ECSS staff expertise is a valuable and limited resource shared by all XSEDE users, so it is important to make sure that as many research teams and communities as possible benefit from it. Therefore, requests for recurrent support must be justified and reviewed carefully, to ensure that it is indeed necessary for the full potential of past progress to be realized, or that this is a highly meritorious new project. For example:

Last year, our ECSS project led to the successful development of ABCDcode to become a robust and maintainable community code. As discussed in our new XRAC proposal, we now wish to build a Science Gateway to enable an estimated 2,000 members of the Science Discipline Z community to run this code every year, on XSEDE systems L, M, and N, as well as on various Campus based clusters. As described above, we require the Gateways building expertise of ECSS to efficiently achieve this goal.

Or, to argue that this is a new effort:

Two years ago, our TeraGrid ASTA project boosted the scalability of our "ABCDcode" to routinely utilize up to 10,000 processes on Machine M, allowing our group to achieve important breakthroughs in Science Problem P. Recent work by the PI and a new postdoc, using the XSEDE Startup grant mentioned in the XRAC proposal, has resulted in the creation of a new code, "GHIJcode", which is the first approach that shows any promise of tackling Problem Q, heretofore considered intractable. To be useful in production, GHIJcode would have to scale to 100,000 processes and to be made part of a complex distributed task and data flow. We hope that we will be able to achieve this, but only with ECSS help.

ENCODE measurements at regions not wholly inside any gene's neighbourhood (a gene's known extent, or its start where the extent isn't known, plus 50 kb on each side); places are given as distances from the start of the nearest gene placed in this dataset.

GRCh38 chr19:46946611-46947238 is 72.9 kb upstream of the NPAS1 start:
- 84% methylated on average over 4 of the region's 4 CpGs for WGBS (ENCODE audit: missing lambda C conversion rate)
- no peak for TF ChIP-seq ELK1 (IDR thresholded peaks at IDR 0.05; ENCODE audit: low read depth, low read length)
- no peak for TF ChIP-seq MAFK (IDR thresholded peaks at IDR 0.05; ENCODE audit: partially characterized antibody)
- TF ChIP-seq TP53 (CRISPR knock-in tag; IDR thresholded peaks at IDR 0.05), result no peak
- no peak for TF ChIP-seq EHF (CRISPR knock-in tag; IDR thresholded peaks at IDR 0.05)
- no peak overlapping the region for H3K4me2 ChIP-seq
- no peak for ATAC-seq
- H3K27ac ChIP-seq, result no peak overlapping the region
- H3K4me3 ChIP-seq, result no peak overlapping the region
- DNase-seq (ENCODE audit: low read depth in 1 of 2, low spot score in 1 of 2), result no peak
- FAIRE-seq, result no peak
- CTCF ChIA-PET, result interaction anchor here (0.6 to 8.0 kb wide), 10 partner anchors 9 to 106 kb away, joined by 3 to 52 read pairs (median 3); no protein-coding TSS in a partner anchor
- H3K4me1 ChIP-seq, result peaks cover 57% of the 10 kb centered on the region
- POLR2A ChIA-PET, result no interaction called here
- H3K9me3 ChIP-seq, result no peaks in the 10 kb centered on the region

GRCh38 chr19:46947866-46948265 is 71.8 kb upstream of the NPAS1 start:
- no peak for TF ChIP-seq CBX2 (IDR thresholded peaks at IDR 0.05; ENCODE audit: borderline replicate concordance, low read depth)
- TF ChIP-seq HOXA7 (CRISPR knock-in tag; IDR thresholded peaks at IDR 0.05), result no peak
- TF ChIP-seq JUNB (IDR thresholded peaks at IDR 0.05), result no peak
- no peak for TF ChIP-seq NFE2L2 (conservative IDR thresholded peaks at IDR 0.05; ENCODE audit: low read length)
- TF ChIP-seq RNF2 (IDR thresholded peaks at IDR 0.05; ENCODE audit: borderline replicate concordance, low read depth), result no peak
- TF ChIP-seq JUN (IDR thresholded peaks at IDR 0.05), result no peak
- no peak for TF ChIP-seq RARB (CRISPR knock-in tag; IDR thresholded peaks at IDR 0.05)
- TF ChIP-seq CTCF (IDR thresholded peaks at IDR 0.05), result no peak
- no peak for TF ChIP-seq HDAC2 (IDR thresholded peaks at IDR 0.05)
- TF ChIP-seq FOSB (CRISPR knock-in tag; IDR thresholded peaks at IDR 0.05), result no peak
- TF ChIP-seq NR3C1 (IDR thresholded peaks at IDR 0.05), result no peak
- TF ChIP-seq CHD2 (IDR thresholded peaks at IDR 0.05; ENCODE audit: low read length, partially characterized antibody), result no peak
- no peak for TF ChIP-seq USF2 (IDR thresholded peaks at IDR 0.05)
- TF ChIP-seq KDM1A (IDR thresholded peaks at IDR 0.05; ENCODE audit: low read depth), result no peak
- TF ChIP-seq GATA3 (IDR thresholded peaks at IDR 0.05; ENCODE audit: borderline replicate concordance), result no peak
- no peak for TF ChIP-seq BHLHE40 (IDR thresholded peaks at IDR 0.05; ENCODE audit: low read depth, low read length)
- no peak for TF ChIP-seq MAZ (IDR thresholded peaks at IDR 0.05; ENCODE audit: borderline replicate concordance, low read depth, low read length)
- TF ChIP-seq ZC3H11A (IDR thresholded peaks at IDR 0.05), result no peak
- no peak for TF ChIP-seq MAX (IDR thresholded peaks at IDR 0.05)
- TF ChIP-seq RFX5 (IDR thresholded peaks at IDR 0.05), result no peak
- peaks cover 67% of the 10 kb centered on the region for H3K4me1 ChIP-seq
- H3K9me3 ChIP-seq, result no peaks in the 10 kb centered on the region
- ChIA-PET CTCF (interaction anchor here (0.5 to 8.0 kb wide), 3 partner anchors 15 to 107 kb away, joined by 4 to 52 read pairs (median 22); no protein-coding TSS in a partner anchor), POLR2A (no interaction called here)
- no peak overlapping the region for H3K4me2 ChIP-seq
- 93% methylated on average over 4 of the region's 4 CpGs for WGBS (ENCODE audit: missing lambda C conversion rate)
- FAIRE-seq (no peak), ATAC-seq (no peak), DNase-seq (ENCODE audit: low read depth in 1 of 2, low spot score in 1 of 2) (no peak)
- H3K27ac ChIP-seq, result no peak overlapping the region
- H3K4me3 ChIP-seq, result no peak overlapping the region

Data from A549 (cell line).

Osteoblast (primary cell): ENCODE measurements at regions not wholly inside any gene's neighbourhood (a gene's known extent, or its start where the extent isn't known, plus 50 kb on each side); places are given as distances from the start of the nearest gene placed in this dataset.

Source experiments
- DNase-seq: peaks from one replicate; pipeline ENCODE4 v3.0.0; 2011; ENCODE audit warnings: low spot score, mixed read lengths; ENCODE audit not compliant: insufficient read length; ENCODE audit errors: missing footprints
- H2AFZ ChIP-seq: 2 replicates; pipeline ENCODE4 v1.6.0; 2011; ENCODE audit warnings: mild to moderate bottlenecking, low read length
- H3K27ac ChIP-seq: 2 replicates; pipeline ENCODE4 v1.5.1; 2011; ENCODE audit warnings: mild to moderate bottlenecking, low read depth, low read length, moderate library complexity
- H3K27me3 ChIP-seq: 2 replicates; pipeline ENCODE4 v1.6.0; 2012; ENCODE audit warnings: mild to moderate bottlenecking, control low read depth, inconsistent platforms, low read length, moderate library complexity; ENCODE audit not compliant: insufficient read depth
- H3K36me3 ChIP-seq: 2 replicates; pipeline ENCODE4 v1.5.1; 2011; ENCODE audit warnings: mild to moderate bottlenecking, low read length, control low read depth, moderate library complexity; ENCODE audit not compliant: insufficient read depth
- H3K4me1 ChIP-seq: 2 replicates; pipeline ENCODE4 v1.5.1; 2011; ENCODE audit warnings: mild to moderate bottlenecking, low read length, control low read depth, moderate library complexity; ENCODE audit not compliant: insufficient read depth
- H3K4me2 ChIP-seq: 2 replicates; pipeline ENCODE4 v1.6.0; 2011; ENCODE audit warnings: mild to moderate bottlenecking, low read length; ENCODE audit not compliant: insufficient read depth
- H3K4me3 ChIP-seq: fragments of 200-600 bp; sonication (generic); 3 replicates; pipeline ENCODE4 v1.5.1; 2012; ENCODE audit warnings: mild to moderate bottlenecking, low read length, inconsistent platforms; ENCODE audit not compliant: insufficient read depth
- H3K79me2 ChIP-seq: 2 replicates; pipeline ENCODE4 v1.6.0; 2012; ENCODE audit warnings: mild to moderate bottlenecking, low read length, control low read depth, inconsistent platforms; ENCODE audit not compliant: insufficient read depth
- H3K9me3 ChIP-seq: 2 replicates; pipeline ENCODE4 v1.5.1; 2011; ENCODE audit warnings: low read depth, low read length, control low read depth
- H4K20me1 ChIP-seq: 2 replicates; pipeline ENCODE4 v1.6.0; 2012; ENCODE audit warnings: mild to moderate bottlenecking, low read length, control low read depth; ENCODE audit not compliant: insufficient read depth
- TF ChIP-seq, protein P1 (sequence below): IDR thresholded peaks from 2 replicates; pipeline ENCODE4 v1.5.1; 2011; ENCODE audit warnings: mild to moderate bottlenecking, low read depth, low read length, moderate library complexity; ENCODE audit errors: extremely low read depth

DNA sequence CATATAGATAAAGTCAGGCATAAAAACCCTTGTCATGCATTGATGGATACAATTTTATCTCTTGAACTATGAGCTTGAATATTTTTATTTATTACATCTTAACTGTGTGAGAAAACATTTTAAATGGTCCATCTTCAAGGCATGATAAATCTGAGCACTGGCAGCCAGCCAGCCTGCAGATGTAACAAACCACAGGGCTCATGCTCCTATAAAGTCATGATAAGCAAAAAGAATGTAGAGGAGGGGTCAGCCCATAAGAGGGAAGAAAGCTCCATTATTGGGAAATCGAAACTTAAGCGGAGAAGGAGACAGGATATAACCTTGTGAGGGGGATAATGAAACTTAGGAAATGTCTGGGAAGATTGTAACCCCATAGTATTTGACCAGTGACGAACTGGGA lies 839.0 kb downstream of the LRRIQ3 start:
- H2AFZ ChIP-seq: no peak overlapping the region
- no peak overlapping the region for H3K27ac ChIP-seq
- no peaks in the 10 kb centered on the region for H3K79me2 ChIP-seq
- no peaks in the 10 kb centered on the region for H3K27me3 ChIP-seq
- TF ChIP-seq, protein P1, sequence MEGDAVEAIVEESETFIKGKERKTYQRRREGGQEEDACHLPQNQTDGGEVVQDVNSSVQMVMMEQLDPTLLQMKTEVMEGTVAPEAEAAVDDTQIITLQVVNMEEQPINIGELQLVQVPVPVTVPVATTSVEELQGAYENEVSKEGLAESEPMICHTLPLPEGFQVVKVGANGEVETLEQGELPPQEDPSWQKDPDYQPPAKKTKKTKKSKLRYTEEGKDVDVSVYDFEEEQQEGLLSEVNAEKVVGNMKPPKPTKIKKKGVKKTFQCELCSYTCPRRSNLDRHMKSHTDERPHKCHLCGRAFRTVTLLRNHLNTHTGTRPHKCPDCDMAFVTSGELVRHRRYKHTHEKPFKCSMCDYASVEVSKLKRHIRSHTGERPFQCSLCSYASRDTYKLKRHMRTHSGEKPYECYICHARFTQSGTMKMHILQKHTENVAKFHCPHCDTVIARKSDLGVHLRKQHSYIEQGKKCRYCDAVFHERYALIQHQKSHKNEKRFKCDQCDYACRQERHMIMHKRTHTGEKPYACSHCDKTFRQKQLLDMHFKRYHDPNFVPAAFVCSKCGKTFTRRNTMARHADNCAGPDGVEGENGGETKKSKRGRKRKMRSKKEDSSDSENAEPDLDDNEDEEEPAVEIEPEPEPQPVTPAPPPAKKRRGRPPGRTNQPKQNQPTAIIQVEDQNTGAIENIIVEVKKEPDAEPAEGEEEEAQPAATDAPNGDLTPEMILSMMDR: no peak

Varieties of ECSS Support

ECSS provides expert technical assistance to XSEDE users. XSEDE staff members can collaborate with XSEDE project teams in a variety of support roles: